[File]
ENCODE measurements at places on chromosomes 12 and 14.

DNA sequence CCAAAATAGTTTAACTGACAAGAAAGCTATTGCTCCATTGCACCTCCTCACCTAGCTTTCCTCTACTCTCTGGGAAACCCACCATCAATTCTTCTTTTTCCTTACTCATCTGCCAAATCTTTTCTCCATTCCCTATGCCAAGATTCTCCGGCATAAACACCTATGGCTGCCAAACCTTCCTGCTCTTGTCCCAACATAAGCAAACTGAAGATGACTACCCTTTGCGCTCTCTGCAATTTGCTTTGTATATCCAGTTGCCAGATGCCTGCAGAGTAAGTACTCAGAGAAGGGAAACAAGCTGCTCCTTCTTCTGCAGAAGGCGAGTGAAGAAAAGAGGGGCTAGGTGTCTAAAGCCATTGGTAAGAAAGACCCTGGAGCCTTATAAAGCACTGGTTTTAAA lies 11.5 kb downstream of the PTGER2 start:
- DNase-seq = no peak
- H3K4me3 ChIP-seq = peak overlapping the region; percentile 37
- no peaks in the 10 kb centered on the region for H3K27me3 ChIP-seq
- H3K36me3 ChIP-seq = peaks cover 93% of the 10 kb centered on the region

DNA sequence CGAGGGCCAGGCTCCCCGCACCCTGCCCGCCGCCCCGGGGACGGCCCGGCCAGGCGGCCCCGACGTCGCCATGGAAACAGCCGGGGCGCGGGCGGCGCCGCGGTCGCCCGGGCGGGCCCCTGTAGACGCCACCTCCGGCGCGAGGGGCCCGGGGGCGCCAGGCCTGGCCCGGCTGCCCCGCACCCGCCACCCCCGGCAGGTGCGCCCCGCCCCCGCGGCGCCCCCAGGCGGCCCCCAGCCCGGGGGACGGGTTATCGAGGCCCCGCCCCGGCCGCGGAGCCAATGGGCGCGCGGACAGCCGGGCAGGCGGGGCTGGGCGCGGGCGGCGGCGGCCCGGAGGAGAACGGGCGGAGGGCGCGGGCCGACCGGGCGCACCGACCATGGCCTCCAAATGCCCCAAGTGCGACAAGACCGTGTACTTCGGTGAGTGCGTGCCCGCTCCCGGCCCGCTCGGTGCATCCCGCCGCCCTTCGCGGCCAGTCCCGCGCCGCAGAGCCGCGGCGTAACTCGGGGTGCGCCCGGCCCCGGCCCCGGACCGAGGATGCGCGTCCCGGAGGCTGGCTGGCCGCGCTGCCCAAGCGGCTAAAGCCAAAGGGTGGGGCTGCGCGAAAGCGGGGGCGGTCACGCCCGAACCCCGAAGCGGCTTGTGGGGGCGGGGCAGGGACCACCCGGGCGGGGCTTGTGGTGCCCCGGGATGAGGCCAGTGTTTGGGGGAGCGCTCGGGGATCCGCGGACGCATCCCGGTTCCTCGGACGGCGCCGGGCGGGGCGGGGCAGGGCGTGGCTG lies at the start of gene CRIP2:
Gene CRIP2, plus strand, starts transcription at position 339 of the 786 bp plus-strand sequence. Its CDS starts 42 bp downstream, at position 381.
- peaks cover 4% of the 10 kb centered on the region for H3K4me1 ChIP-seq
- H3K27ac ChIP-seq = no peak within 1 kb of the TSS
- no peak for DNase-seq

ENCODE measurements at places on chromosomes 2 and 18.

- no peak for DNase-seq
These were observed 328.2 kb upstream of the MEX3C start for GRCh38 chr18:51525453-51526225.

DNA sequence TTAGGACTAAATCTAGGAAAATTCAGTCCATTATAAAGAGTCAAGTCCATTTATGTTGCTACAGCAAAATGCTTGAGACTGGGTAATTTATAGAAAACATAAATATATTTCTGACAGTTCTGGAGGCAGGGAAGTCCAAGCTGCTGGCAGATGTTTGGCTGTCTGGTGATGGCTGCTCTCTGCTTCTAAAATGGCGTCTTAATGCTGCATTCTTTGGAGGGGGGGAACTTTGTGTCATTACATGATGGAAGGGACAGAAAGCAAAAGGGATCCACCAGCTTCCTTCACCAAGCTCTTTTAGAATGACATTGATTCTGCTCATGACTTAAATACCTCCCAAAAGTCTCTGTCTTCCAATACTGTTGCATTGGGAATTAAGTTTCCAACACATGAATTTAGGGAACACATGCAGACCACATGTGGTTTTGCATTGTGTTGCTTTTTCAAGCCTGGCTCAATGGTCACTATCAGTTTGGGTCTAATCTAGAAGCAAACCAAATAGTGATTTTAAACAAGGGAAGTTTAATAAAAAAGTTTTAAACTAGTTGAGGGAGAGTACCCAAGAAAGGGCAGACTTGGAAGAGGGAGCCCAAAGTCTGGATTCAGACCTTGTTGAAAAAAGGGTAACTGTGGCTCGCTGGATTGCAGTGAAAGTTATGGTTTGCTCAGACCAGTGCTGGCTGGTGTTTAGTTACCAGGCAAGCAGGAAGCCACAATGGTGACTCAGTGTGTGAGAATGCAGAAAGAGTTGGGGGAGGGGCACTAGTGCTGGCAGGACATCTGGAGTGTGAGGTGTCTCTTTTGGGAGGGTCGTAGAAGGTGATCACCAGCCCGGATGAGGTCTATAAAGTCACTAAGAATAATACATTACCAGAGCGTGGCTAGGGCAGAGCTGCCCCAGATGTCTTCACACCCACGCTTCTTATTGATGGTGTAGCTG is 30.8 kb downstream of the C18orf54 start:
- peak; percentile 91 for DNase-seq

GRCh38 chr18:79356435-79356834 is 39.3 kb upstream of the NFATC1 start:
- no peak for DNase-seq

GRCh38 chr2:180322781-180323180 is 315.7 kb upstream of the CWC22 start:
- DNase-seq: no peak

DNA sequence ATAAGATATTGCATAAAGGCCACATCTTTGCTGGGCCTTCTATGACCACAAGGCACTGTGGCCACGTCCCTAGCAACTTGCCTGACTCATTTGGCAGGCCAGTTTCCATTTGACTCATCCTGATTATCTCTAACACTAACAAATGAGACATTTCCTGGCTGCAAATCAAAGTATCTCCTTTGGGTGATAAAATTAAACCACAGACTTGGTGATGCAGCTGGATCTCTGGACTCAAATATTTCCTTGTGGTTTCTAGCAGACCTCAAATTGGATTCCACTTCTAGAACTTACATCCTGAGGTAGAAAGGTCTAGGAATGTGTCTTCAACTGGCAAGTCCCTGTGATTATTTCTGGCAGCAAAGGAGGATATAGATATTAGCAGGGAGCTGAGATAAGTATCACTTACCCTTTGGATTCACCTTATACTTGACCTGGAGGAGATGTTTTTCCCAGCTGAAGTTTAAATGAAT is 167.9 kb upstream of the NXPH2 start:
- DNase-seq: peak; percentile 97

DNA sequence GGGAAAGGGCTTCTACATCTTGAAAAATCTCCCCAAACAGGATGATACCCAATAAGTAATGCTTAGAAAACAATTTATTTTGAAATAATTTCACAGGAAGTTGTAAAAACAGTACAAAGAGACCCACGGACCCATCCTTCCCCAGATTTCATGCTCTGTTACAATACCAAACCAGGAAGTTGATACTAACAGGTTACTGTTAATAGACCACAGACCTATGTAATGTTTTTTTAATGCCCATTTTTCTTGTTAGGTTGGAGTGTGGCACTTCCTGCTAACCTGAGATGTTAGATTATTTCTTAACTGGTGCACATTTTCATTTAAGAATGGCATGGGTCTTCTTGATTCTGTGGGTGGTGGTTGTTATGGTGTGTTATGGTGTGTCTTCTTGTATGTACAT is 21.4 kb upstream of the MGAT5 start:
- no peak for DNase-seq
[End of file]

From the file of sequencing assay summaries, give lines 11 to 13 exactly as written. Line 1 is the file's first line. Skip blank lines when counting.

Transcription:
- no peak for DNase-seq

ENCODE measurements at places on chromosomes 2 and 18.

- no peak for DNase-seq